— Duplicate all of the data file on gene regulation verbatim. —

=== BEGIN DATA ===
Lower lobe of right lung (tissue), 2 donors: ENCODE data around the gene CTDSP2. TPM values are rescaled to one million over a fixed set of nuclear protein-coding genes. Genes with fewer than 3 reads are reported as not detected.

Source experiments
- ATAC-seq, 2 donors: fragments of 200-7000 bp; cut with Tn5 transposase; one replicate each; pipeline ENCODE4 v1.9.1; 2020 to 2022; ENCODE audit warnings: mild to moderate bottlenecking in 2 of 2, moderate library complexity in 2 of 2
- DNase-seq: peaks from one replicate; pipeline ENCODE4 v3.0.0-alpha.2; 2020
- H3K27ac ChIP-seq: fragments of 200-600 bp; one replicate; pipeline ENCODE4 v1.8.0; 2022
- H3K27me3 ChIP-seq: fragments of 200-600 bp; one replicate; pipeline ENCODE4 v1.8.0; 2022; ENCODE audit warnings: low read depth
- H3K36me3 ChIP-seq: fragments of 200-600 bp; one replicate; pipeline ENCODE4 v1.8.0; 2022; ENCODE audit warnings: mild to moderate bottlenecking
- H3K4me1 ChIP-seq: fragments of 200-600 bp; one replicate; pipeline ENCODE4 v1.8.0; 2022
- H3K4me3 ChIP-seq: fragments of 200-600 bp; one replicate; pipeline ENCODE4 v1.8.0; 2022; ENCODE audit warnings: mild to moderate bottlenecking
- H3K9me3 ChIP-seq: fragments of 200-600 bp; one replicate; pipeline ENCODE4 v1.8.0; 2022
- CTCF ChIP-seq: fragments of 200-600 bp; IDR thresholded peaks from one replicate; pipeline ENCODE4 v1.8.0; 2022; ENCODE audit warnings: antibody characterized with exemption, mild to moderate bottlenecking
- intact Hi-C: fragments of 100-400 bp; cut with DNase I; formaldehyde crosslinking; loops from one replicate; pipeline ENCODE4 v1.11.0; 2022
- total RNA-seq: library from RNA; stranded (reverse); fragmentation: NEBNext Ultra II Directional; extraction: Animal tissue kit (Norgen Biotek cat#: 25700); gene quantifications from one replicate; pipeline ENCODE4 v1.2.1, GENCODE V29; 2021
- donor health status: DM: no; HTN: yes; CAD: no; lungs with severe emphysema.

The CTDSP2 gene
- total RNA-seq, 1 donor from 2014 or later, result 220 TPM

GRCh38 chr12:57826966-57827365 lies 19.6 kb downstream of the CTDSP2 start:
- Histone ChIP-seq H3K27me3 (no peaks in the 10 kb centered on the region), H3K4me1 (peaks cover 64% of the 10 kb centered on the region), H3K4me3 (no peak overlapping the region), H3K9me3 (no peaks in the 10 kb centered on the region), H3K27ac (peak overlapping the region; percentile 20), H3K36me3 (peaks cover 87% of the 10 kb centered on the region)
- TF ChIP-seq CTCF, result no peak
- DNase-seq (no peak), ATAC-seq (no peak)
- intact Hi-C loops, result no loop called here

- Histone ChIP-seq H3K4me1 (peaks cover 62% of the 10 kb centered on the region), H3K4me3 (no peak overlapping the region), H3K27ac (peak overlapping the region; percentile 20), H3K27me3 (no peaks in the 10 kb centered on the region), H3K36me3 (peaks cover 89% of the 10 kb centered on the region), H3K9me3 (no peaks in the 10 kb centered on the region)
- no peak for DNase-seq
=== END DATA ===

Lower lobe of right lung (tissue), 2 donors: ENCODE data around the gene CTDSP2. TPM values are rescaled to one million over a fixed set of nuclear protein-coding genes. Genes with fewer than 3 reads are reported as not detected.

Source experiments
- ATAC-seq, 2 donors: fragments of 200-7000 bp; cut with Tn5 transposase; one replicate each; pipeline ENCODE4 v1.9.1; 2020 to 2022; ENCODE audit warnings: mild to moderate bottlenecking in 2 of 2, moderate library complexity in 2 of 2
- DNase-seq: peaks from one replicate; pipeline ENCODE4 v3.0.0-alpha.2; 2020
- H3K27ac ChIP-seq: fragments of 200-600 bp; one replicate; pipeline ENCODE4 v1.8.0; 2022
- H3K27me3 ChIP-seq: fragments of 200-600 bp; one replicate; pipeline ENCODE4 v1.8.0; 2022; ENCODE audit warnings: low read depth
- H3K36me3 ChIP-seq: fragments of 200-600 bp; one replicate; pipeline ENCODE4 v1.8.0; 2022; ENCODE audit warnings: mild to moderate bottlenecking
- H3K4me1 ChIP-seq: fragments of 200-600 bp; one replicate; pipeline ENCODE4 v1.8.0; 2022
- H3K4me3 ChIP-seq: fragments of 200-600 bp; one replicate; pipeline ENCODE4 v1.8.0; 2022; ENCODE audit warnings: mild to moderate bottlenecking
- H3K9me3 ChIP-seq: fragments of 200-600 bp; one replicate; pipeline ENCODE4 v1.8.0; 2022
- CTCF ChIP-seq: fragments of 200-600 bp; IDR thresholded peaks from one replicate; pipeline ENCODE4 v1.8.0; 2022; ENCODE audit warnings: antibody characterized with exemption, mild to moderate bottlenecking
- intact Hi-C: fragments of 100-400 bp; cut with DNase I; formaldehyde crosslinking; loops from one replicate; pipeline ENCODE4 v1.11.0; 2022
- total RNA-seq: library from RNA; stranded (reverse); fragmentation: NEBNext Ultra II Directional; extraction: Animal tissue kit (Norgen Biotek cat#: 25700); gene quantifications from one replicate; pipeline ENCODE4 v1.2.1, GENCODE V29; 2021
- donor health status: DM: no; HTN: yes; CAD: no; lungs with severe emphysema.

The CTDSP2 gene
- total RNA-seq, 1 donor from 2014 or later, result 220 TPM

GRCh38 chr12:57826966-57827365 lies 19.6 kb downstream of the CTDSP2 start:
- Histone ChIP-seq H3K27me3 (no peaks in the 10 kb centered on the region), H3K4me1 (peaks cover 64% of the 10 kb centered on the region), H3K4me3 (no peak overlapping the region), H3K9me3 (no peaks in the 10 kb centered on the region), H3K27ac (peak overlapping the region; percentile 20), H3K36me3 (peaks cover 87% of the 10 kb centered on the region)
- TF ChIP-seq CTCF, result no peak
- DNase-seq (no peak), ATAC-seq (no peak)
- intact Hi-C loops, result no loop called here

- Histone ChIP-seq H3K4me1 (peaks cover 62% of the 10 kb centered on the region), H3K4me3 (no peak overlapping the region), H3K27ac (peak overlapping the region; percentile 20), H3K27me3 (no peaks in the 10 kb centered on the region), H3K36me3 (peaks cover 89% of the 10 kb centered on the region), H3K9me3 (no peaks in the 10 kb centered on the region)
- no peak for DNase-seq